Media and Communication research interests

Browse the research interests of staff in the Media and Communication programme.

For detailed research interests and lists of publications, click on the staff name which will direct you to their respective staff page.

Overview

Academic staff at the Media and Communication Programme at Te Herenga Waka – Victoria University of Wellington are active across a range of specialist research areas. The list below includes the research fields and topics in which our staff are currently engaged, and are exemplary of the kinds of postgraduate research projects that can be supervised in our programme:

Advertising, Marketing and Branding

The focus is advertising, marketing, branding in digital and non-digital contexts. Indicative research topics include the gendered labour of craft beer culture in a global context and the propagation of a “transactional culture” via mobile app platforms such as Snapchat and Instagram.

Celebrity Studies

Cultures of celebrity are an increasingly consequential part of the media. Research in this area is concerned with how celebrity cultures work and what kinds of relationships they have with broader socio-political contexts. Specific topics include social media and celebrity, microcelebrities, celebrity and frameworks of identity (such as sexuality or race), the use of celebrity in news, sport, and reality television.

Creative Industries: High-End TV Drama

Audience demand for high-end TV drama has placed this costly meta-genre at the forefront of change in international screen production. The context is television’s ‘multiplatform’ era, in which this medium combines online portals with linear channels. Key research areas in the study of high-end TV drama include production development and financing, creative innovation, narrative complexity, scriptwriting and authorship, cultural diversity and specificity, and transnational co-production.

Digital, Mobile & Ubiquitous Media

Communication technologies, including mobile devices such as smart phones, has turned a wide array of objects, even our bodies, into media that are constantly sharing and collecting information. How are these digital media re-shaping political, social and media institutions and how do these media intersect with considerations of identity, space/place and commercialisation? Specific topics include surveillance and privacy, social media cultures, big data and algorithms, mobile apps, and ubiquitous media.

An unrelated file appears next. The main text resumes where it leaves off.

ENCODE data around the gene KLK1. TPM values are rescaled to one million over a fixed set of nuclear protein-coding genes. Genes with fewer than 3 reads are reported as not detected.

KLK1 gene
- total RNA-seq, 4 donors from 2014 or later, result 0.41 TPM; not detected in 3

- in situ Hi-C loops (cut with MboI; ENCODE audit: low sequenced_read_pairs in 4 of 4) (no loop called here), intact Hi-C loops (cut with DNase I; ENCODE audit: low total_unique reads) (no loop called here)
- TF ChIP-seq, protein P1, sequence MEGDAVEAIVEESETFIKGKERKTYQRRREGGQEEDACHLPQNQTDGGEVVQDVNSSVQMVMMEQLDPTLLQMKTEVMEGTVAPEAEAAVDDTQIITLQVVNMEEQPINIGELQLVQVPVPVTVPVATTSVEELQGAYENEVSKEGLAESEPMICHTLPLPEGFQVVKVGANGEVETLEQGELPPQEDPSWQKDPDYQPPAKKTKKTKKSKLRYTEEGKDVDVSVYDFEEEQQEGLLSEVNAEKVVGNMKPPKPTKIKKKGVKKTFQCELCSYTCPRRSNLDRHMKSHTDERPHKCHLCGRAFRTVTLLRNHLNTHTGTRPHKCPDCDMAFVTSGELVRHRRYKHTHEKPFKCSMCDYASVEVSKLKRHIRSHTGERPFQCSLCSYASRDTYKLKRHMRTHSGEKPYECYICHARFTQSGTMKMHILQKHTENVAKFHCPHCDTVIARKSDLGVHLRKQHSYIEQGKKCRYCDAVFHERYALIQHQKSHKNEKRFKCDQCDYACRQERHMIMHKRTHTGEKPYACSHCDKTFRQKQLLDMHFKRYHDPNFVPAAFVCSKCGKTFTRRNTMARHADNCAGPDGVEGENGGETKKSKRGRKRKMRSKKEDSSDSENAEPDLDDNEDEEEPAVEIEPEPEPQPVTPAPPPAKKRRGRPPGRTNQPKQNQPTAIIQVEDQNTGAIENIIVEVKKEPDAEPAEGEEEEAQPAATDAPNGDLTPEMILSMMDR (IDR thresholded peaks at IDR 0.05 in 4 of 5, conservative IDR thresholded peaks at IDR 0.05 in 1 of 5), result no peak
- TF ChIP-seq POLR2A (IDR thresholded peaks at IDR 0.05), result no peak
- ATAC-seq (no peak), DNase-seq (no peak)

Digital Wellbeing

Digital wellbeing refers to the impact that digital technology has on our wellbeing, including distraction, stress, social anxieties, sleep disturbances, study/work/life balance, and data privacy.

Food, Beverages & Media

THow do food and beverages reflect and influence socio-cultural identity and what roles do media play in these processes? This research area explores relationships between food, beverages and media, incorporating considerations of culture, production and consumption. An indicative current research project examines Māori food sovereignty practices.

Gender & Sexuality in the Media

The media is a key site at which our understandings and experience of gender and sexuality are represented and formed. This research area encompasses the relationships between gender and sexuality, deploying a variety of media texts and contexts including television, social media, news media, pornography and popular music. Among the theoretical frameworks that this research engages with are post-structuralist feminist theory, queer theory, and intersectionality.

Media & Communication: Policy, Politics, and Public Life

This international field divides into the two research areas below:

- Media and Communication Policy

Research in this area examines government policy and regulatory frameworks in an evolving digital media environment. Indicative areas here include the functions of public service media, tendencies and problems in media ownership, censorship and content classification, and the frameworks for regulating and/or responding to the increasing challenges for today’s media platforms of misinformation, disinformation and ‘fake news’.

- Media, Politics, and Public Life